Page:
December 3, 2018
Spotlight on Faculty Members View Full Series
Ola (Aleksandra) Hnatiuk is a professor of Slavic Studies at the Center for East European Studies at the University of Warsaw and, since 2010, professor in History at the National University “Kyiv-Mohyla Academy”. Dr. Hnatiuk is also the Coordinator of Joint Master’s Programs between the University of Warsaw and Kyiv-Mohyla Academy.
In 2012, Dr. Hnatiuk received the Polonia Restituta Award – the Republic of Poland State Award. In November 2018, Dr. Hnatiuk was awarded the highest honor from the Polish Chapter of PEN International for outstanding her creative writing and literary essays. This prestigious award from the association that promotes and protects the role of literature in the development of mutual understanding, advances freedom of expression and acts as a powerful voice to protect writers throughout the world is the highest award a writer can receive. Dr. Hnatiuk received her doctorate in Ukrainian Literature and Culture from the University of Warsaw. She was a Harvard University Ukrainian Research Institute Shklar Fellow in 2001-2002 and served in the Polish diplomatic corps from 2006 to 2010 as the First Counselor. She has received numerous awards, including Polonia Restituta (Republic of Poland highest state award) and the Antonovych Foundation Award for fostering Polish-Ukrainian cultural cooperation.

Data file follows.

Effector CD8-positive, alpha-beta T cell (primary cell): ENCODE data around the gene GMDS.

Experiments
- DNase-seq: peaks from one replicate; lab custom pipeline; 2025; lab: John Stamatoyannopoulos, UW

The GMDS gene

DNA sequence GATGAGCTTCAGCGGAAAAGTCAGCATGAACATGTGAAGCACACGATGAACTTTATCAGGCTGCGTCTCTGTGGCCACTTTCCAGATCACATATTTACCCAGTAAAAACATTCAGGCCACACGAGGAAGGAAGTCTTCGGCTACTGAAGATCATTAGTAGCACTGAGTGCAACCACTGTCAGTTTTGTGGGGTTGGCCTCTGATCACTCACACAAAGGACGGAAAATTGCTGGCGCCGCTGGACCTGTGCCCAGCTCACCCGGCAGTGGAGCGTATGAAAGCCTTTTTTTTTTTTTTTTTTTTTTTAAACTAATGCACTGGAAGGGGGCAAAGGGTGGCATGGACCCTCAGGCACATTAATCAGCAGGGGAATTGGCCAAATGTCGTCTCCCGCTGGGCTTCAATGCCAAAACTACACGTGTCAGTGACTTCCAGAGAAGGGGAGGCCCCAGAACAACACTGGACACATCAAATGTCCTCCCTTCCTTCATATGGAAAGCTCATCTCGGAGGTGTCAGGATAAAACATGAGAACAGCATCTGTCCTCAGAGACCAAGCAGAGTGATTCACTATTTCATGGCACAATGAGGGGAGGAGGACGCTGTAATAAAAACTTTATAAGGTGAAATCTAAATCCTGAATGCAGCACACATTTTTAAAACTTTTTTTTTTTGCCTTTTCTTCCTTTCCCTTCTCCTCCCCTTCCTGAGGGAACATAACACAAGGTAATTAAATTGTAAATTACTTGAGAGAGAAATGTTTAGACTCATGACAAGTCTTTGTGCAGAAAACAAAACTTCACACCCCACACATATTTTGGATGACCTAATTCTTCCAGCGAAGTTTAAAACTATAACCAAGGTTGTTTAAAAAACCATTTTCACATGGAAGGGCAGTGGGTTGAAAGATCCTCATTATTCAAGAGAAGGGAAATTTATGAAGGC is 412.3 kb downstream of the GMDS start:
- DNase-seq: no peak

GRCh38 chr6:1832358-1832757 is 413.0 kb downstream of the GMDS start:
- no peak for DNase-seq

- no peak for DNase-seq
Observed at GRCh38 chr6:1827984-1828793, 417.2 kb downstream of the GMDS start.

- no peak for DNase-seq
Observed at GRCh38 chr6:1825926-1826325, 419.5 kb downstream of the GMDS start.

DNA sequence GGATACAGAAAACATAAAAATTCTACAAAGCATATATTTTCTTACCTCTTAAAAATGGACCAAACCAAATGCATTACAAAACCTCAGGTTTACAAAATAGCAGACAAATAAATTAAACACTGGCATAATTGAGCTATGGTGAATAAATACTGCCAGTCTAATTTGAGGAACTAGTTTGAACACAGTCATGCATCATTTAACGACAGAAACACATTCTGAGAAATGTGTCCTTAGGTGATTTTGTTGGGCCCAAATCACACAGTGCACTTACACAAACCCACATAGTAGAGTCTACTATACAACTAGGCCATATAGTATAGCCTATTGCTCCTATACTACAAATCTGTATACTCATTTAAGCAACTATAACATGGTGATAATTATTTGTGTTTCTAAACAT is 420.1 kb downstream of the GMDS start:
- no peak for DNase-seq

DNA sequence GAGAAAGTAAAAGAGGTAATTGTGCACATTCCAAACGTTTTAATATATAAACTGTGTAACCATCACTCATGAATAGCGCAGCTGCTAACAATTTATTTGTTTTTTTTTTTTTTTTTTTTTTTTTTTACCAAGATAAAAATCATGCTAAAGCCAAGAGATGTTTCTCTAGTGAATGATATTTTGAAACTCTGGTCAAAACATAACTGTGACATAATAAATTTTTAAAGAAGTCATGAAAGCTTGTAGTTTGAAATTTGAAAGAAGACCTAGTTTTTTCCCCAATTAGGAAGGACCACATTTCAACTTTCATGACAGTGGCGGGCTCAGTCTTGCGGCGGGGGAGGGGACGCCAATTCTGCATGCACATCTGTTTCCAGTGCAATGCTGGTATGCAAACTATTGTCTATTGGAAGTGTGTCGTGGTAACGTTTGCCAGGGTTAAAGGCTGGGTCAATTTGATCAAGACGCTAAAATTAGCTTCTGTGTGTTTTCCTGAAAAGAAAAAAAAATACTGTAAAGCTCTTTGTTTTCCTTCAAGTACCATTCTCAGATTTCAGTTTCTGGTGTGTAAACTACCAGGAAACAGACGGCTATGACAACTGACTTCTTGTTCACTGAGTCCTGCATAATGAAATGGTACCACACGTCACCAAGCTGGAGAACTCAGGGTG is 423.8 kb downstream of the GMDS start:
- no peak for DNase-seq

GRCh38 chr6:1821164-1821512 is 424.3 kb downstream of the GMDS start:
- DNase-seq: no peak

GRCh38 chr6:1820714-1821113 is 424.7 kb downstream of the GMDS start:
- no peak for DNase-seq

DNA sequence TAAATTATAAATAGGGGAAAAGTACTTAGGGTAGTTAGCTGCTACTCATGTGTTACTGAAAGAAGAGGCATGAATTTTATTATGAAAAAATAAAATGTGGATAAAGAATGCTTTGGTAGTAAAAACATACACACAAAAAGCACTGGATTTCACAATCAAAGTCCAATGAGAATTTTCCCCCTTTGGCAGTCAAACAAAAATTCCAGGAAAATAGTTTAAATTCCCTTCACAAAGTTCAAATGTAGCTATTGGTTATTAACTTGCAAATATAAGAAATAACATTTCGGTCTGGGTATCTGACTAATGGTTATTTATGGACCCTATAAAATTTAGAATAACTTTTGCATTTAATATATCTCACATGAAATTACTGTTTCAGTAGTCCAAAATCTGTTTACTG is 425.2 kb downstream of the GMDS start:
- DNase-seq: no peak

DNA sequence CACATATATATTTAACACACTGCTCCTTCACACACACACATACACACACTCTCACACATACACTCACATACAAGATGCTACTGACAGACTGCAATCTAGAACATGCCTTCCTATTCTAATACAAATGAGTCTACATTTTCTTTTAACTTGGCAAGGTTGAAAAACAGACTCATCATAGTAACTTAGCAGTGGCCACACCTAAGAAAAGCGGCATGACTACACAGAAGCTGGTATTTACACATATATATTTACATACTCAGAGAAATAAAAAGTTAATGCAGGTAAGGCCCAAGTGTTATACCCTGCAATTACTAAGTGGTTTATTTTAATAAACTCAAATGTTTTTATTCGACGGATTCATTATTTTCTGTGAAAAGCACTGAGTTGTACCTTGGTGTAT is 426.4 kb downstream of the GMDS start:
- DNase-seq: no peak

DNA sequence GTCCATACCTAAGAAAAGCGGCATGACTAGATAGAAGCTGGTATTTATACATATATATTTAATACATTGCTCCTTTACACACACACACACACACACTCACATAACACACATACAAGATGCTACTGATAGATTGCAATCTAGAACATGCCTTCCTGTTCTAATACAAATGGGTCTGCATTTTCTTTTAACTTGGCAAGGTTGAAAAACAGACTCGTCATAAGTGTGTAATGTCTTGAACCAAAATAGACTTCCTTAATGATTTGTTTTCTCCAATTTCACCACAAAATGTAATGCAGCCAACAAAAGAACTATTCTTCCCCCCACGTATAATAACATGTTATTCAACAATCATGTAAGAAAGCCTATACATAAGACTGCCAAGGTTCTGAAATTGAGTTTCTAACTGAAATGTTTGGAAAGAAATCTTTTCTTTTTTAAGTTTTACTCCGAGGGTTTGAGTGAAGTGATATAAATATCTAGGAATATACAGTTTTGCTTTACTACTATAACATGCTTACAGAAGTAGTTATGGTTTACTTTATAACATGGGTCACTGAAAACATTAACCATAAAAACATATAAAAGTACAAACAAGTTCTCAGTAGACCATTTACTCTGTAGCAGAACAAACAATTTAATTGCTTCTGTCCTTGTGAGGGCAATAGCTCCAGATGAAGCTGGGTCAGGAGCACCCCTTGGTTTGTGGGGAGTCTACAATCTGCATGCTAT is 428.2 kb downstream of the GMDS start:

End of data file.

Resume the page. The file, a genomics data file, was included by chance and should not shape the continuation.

Dr. Hnatiuk is the author of numerous research works and publications. Her book “Courage and Fear” received the top award at the Lviv Book Fair in 2015. It is available in Polish, Ukrainian, and English. It is a history of Lviv during the occupation period, that is, the Second World War, from 1939 to 1944, and much more than that. Kyiv-Mohyla Publishing House Dukh i Litera published her collection of essays “Between Literature and Politics” in 2012.
The work of Dr. Ola Hnatiuk is an inspiration to young scholars and historians at Kyiv-Mohyla Academy and for the world academic community.
University of Toronto: Cooperation between Poles, Jews, and Ukrainians in Lviv during WWII